Elizabeth May, Green Party MP for Saanich-Gulf Islands, is an environmentalist, writer, activist, and lawyer, who has a long record as a dedicated advocate — for social justice, for human rights, and for the environment. She spoke with Mediaplanet on the vital role of water in Canadian society, and the importance of effective water policy and management of water resources for all Canadians.
In your view, just how important of a role do water resources play in Canadian life?
Canadians have no life without clean, accessible, fresh water. Ecosystems depend on water — on our wetlands, watersheds, and hydrological cycles. So too do many of our economic sectors, such as agriculture and tourism.
Due to the climate crisis, water also represents a threat — through flooding as well as from droughts. It’s impossible to overstate the importance of water resources.
Access to clean water in Indigenous communities is still lagging behind the rest of Canada. What needs to be done to ensure equitable access to water for all Canadians?
Indigenous peoples have the sovereign right to control their water resources. This is the core of the issue. Decisions from the national bureaucracy of what was the Department of Indian Affairs and Northern Development failed utterly to deliver on the fiduciary responsibility of the government of Canada. Indigenous peoples must have access to safe and clean drinking water with full empowerment for training and maintaining the water infrastructure in their control.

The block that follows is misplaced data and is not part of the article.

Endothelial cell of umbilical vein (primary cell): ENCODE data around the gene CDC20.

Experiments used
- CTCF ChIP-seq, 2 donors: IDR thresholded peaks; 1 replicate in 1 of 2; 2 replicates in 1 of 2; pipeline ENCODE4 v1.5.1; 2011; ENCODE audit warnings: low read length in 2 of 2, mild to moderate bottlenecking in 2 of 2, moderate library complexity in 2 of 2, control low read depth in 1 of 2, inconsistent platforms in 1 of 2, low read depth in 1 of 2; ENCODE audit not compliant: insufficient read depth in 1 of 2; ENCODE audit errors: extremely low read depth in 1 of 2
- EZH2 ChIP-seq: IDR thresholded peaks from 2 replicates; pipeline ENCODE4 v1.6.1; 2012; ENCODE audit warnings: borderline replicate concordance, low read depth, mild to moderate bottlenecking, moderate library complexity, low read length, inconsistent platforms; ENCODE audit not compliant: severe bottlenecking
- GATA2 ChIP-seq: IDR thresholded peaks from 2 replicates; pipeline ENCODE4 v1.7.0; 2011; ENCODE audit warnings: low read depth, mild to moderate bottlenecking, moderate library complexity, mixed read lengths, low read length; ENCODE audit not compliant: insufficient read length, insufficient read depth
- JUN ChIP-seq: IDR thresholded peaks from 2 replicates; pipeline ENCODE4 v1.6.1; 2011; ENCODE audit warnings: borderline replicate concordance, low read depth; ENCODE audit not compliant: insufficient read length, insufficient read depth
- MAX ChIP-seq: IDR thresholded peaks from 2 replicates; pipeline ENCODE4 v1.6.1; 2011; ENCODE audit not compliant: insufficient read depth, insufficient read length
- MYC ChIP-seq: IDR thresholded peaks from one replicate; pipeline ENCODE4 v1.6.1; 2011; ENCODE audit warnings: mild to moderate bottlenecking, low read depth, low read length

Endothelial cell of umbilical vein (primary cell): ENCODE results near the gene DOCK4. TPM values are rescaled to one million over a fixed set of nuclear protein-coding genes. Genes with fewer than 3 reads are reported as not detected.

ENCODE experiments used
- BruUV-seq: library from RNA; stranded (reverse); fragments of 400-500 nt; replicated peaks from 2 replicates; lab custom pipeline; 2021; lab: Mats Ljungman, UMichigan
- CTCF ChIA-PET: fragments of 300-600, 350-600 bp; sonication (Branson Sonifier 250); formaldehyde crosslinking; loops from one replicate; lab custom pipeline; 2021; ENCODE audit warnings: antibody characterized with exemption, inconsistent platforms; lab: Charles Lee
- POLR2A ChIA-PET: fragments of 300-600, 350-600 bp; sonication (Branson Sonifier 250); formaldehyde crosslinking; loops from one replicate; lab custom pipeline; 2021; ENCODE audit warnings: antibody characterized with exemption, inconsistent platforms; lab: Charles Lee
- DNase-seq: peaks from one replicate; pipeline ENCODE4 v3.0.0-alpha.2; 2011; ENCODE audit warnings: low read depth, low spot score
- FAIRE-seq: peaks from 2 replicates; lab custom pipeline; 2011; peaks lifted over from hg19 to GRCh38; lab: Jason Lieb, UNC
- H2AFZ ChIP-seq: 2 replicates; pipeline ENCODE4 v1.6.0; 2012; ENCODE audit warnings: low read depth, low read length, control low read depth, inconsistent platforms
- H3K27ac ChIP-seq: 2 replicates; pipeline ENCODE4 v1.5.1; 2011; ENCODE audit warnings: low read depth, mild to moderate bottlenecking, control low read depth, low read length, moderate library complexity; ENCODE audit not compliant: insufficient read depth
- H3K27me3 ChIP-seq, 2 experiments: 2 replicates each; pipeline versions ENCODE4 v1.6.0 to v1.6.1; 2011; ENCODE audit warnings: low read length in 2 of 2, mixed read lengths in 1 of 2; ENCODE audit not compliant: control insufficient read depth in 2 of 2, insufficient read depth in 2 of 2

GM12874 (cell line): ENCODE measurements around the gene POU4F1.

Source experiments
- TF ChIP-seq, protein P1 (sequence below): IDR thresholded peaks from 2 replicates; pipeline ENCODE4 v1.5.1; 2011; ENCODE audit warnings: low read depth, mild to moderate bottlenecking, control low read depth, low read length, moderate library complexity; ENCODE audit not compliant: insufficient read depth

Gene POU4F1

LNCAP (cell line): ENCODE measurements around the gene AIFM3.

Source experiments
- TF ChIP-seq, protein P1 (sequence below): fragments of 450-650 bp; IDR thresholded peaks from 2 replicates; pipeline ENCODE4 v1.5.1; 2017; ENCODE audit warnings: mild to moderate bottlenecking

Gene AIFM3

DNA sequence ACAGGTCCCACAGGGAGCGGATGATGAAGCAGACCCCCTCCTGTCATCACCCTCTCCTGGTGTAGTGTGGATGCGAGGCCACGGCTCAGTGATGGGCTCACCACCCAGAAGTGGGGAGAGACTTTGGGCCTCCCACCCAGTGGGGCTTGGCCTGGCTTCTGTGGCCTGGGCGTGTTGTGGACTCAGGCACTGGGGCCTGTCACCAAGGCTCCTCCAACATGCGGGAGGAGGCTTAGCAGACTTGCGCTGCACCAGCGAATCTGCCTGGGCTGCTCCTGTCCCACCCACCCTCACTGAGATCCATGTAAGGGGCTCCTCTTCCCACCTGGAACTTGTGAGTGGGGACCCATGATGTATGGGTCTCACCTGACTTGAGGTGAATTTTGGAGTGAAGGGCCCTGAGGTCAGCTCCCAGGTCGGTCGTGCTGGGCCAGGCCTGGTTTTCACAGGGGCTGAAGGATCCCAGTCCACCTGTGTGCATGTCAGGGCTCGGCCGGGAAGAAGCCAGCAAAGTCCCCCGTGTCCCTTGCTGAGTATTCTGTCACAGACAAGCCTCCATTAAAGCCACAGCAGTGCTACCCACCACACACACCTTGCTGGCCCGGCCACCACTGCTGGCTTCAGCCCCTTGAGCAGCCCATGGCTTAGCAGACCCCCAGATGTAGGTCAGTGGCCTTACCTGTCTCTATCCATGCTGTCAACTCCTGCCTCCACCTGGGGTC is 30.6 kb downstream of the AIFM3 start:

Canadians have no life without clean, accessible, fresh water… It is impossible to overstate the importance of water resources.
The federal Government is working to establish a new Canada Water Agency. What actions do you hope to see this new body undertake to protect Canadians and our water resources?
We’ve lost the capacity we once had. In the 1980s when I worked at Environment Canada, the Inland Waters Directorate had 1,250 employees and a budget of some $60 million. This has all but disappeared. We need to re-establish robust fresh water science, regulation, monitoring, and policy.
The creation of the Canada Water Agency is the most exciting development in more than two decades, but the reality is that we once had this capacity. We’re now rebuilding our ability to protect, conserve, and enhance our water resources.